Food brings people together – at the dining table, at picnics and on the terrace of restaurants.
Sometimes, however, food production and its complexities fuel tensions between rural and urban communities, driving us apart. But today, no matter where we live, the pressing challenge of feeding our world while grappling with diminishing water and land resources must bring us together like never before to create new opportunities and solutions and protect the planet that supports us all fed.
“Feeding the world” is an increasingly arduous task. The world population could easily reach 10 billion by the mid-2050s when today’s high school graduate is in their mid-40s. With the demand for food booming in tandem with our population, the resources needed to grow our food remain limited.
The availability of arable land and water is declining, while drought and warming temperatures severely affect food production around the world.
And as the need for increased food production increases, the proportion of our population directly involved in producing our food decreases. Today, an estimated 2% of our US population is directly employed in agriculture and ranching.
This means that knowledge of food production has narrowed, leading to a disconnect between urban and rural cultures on a wide range of issues – even as urban dwellers are increasingly interested in the sources of their food and how it is grown.
That brings us to Terra.
When we came up with the idea for Colorado State University’s Spur campus in Denver, we envisioned a place that would help people far from the food production system to understand where their meals come from — and the hard work that goes into it to bring food from the farm to the table.
Terra, the second CSU Spur building to open on the National Western Center’s three-building campus, is the realization of that vision: a place dedicated to learning, discovery, and exploration of food and agriculture. With its rooftop gardens and greenhouses, kitchen labs, agricultural exhibits, and meeting spaces, Terra is a 60,000-square-foot, high-tech mecca for learning about the science, business, and beauty of food production in all its phases.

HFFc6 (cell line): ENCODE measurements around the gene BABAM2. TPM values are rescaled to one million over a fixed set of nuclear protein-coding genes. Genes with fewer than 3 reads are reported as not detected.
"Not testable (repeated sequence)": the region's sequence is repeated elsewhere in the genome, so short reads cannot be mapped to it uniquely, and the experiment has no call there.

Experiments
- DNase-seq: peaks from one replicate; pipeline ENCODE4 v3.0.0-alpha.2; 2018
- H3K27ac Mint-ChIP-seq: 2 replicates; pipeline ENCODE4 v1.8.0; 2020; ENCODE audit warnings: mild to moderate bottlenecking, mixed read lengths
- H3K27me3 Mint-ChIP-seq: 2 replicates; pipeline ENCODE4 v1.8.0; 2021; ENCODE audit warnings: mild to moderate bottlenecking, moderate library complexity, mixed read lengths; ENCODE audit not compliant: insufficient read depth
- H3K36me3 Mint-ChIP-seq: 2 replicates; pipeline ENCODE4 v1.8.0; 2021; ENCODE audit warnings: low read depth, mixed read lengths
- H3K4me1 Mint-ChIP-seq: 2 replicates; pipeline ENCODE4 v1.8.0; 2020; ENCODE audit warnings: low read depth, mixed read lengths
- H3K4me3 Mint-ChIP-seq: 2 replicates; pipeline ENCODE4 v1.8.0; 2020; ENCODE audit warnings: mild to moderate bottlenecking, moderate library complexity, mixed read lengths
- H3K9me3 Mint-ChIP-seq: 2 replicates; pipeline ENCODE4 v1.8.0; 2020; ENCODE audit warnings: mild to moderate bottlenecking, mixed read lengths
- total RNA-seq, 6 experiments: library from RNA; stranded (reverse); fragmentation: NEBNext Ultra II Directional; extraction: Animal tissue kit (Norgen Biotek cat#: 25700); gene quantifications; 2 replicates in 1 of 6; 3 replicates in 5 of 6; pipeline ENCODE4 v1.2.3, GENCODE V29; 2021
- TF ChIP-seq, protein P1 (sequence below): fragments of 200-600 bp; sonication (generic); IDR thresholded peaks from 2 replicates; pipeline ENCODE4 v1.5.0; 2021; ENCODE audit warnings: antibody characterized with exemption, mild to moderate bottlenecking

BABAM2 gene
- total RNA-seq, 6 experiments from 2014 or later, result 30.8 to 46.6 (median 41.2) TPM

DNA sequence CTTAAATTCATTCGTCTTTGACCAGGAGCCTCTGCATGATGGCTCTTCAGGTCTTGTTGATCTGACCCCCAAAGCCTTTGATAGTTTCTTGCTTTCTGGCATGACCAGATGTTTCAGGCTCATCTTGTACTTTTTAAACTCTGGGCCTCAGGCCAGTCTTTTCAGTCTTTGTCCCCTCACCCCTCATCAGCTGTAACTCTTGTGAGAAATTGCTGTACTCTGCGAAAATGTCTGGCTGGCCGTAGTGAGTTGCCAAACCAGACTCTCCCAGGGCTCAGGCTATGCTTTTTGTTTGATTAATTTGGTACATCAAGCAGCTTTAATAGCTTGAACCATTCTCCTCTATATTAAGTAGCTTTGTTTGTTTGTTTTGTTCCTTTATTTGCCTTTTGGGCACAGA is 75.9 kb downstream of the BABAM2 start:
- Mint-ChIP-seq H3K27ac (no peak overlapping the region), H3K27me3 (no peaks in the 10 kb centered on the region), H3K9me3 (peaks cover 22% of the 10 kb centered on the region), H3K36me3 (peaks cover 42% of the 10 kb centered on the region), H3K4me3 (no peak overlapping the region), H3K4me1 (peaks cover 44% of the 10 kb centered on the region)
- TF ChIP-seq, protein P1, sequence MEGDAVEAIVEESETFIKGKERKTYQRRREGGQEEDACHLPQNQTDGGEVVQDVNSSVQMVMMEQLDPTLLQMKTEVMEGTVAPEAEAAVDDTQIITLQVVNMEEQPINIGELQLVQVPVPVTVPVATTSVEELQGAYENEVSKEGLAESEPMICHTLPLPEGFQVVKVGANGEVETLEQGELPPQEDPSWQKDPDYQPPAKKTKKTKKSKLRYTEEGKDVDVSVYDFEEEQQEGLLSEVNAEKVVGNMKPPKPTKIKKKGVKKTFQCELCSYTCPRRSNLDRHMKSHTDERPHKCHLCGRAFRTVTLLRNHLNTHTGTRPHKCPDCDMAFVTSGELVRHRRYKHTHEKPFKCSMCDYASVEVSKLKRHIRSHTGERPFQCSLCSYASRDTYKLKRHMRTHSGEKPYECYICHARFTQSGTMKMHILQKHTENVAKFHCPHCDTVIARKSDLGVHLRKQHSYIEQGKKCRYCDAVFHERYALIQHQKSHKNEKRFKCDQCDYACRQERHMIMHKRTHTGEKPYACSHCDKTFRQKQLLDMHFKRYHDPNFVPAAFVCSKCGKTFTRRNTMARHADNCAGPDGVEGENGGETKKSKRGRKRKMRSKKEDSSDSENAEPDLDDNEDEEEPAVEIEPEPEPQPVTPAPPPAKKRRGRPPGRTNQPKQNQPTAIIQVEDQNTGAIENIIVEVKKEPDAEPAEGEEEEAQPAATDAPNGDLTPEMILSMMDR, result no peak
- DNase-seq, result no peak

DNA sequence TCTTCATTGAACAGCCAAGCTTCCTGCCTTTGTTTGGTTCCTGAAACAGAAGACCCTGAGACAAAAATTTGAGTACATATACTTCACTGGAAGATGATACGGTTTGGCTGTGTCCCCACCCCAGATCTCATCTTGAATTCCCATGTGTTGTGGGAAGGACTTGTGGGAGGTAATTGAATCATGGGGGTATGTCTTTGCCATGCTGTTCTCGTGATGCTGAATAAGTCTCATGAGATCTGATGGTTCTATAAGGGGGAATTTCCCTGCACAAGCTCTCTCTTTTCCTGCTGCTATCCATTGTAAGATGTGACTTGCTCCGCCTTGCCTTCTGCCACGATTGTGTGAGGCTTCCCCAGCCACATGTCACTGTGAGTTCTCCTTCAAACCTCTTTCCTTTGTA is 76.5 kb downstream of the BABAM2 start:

As with all of our CSU Spur facilities, we hope Terra becomes a center that drives collaboration and innovation – a place where children and adults alike can take on the challenge of preserving our people and our planet.
This federally supported urban campus in the heart of the Denver metro area comes to life as the CSU System Board of Governors committed more than $8.5 million in new resources to expand service and support to rural communities in Colorado. This commitment includes a nearly 25 percent increase in the number of Extension staff serving directly in Colorado counties, as well as new scholarships for rural Colorado students.
This commitment grew out of the recognition that Colorado is a microcosm of the rural-urban issues and sustainable food production challenges that impact communities around the world. Our agribusiness is a fundamental element of Colorado’s economy, contributing an estimated $47 billion to the state economy each year and employing more than 195,000 people.
At the same time, about 85% of our state’s population resides along the Front Range Corridor—a booming urban population surrounded by agriculturally-oriented rural communities struggling to improve and maintain socioeconomic dynamism. This brings out clearly all the problems related to urban encroachment on long-standing agricultural land and the competition between cities and agriculture for dwindling water supplies.
Sometimes these and related dynamics cause Colorado’s rural and urban communities to view each other as competing factions rather than interconnected pieces of a diverse western state. However, these defining aspects of our state also make it the perfect place to urge collaboration and explore the new ideas that naturally arise from seams of tension when people are open to seeing them.
Just as food brings people together around the table, food is also a fundamental connecting point between rural and urban communities. Whether we’re avowed carnivores (“steak; keep the veggies”) or committed vegans (“vegetables; keep the steak”), our food is grown by farmers and ranchers who populate rural communities who make significant contributions to the food system and economy of our country afford , history and culture.
If we eat, which we all do, then we have an interest in our rural communities—just as our rural communities have a vested interest in urban communities, where the majority of consumers (e.g., customers) reside.
The unique center of innovation and education being built in Spur, coupled with CSU’s renewed investment in rural Colorado, provides a catalyst that will move our state forward in connection and collaboration. We invite urban and rural voters alike to visit CSU Spur and join us in exploring how our urban and rural communities can work together as one Colorado, a place where we produce food, enjoy food, and understand and appreciate all that to a healthy and evolving food system.
— Tony Frank is the chancellor of the CSU system. Kathay Rennels, Special Adviser to the Chancellor, CSU System.
https://www.greeleytribune.com/2022/06/25/opinion-tony-frank-kathay-rennels-setting-the-table-for-rural-urban-collaboration-at-spur/ Setting the table for rural-urban collaboration at Spur – Greeley Tribune